Tourists from around the world have taken it to social networks to reassure Tunisia about tourism in the country after an attack claimed by the Islamic State saw 23 people die, including the two gunmen.

The hashtags #jesuisbardo and #jesuistunisien started trending on Twitter on Wednesday as social media users expressed solidarity with the victims of the attack.

Later on, pictures of users worldwide holding a sign saying ‘I will come to Tunisia this summer’ appeared on social networks such as Twitter and Instagram, in a bid to counter the fears that the country’s economy will suffer from a loss of tourism revenue.

The tourism sector represents 6.5% of Tunisia's GDP and is on the recovery following the 2011 Arab Spring uprising, which saw an important decrease in the number of tourists.

A successful post-uprising democratic transition reassured tourists, who started coming back in the last couple of years. A new government was democratically elected in December 2014, putting Beji Caid Essebsi at the head of the country.

After the siege ended on Wednesday, thousands took it to one of the capital’s main streets, Avenue Habib Bourguiba, to protest.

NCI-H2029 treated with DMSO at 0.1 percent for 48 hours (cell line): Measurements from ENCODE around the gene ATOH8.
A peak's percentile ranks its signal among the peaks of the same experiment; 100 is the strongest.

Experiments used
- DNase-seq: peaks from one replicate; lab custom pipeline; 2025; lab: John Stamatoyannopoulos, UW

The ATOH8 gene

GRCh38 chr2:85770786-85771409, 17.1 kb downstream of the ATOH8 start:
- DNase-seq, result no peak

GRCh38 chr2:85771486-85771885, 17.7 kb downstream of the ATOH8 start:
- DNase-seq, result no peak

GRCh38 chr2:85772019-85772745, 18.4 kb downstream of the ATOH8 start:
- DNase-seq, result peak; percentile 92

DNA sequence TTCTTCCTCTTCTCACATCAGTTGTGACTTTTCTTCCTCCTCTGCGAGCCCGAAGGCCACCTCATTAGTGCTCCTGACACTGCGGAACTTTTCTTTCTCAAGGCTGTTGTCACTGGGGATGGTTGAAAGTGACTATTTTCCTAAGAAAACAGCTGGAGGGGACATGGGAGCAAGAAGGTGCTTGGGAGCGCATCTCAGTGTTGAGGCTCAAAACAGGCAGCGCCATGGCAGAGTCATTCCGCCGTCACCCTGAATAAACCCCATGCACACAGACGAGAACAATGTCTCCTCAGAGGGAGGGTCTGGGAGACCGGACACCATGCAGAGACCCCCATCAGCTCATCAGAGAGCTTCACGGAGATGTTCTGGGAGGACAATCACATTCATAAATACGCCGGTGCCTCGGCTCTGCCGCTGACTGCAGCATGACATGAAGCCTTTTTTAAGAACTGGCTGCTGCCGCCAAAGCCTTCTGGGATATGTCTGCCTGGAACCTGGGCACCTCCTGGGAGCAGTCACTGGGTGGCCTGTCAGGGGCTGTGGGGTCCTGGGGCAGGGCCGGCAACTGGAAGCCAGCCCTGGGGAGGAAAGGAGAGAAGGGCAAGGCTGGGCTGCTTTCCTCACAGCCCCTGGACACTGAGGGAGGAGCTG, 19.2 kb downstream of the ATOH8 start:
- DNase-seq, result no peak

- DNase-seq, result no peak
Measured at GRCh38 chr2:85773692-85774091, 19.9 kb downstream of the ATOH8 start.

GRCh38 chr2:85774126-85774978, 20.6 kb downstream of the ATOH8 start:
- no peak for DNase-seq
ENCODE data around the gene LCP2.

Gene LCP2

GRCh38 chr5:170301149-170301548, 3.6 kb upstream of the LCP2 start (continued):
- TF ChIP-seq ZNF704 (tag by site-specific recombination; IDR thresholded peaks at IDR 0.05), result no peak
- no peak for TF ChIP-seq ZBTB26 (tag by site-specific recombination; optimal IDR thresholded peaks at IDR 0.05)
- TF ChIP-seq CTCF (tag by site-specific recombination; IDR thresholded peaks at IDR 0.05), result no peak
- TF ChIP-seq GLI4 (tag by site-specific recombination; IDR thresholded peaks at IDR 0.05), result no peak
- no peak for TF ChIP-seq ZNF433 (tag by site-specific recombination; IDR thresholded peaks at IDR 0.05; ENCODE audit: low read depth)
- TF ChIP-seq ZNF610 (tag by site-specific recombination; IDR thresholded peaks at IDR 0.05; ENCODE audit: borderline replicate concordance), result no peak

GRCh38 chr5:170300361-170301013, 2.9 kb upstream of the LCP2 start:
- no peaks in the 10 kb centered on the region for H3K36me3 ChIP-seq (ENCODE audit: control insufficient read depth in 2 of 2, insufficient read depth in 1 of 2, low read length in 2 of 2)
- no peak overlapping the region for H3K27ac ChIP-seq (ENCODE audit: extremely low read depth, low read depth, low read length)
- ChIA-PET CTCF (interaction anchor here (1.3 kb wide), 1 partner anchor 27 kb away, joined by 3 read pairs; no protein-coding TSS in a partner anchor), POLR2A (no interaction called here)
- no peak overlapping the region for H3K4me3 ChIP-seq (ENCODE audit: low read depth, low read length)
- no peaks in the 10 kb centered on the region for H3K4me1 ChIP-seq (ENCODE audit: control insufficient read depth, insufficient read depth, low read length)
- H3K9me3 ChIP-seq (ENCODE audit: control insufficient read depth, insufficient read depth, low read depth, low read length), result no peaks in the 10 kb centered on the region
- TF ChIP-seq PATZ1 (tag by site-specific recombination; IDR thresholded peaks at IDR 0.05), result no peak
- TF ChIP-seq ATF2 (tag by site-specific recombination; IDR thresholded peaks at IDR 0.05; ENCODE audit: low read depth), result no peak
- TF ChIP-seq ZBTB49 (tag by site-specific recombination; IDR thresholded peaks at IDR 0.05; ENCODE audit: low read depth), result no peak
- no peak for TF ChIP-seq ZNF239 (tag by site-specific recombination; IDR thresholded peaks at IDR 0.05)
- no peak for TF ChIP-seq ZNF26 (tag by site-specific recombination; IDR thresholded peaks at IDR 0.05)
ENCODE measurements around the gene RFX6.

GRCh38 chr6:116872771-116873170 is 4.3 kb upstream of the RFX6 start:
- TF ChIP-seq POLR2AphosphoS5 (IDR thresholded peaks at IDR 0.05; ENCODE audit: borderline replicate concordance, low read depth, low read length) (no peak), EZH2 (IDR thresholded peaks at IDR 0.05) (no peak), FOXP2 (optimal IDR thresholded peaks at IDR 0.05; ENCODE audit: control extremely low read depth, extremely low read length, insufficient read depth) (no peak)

The Bardo museum is the biggest in the country and includes collections of antiquities from ancient Greece, Tunisia and the Islamic period in a 19th-century palace.

It is set to re-open next week.

Eighteen tourists were killed on Wednesday after the siege on Bardo Museum in the country’s capital Tunis, which lasted hours. Among them were Japanese, Italian, French, Polish, Colombian, Spanish tourists, and one whose identity wasn’t verified.

The two gunmen were killed when security forces stormed the building, as well as three Tunisian nationals.

Fifty people have been reported wounded.

In an audio recording published online on Thursday afternoon, the Islamic State claimed responsibility for the terrorist acts. The militant organisation praised the perpetrators, one of whom was Yassine Laabidi, previously flagged by the secret services and Hatem Khachnaoui, calling them “knight of the Islamic State.”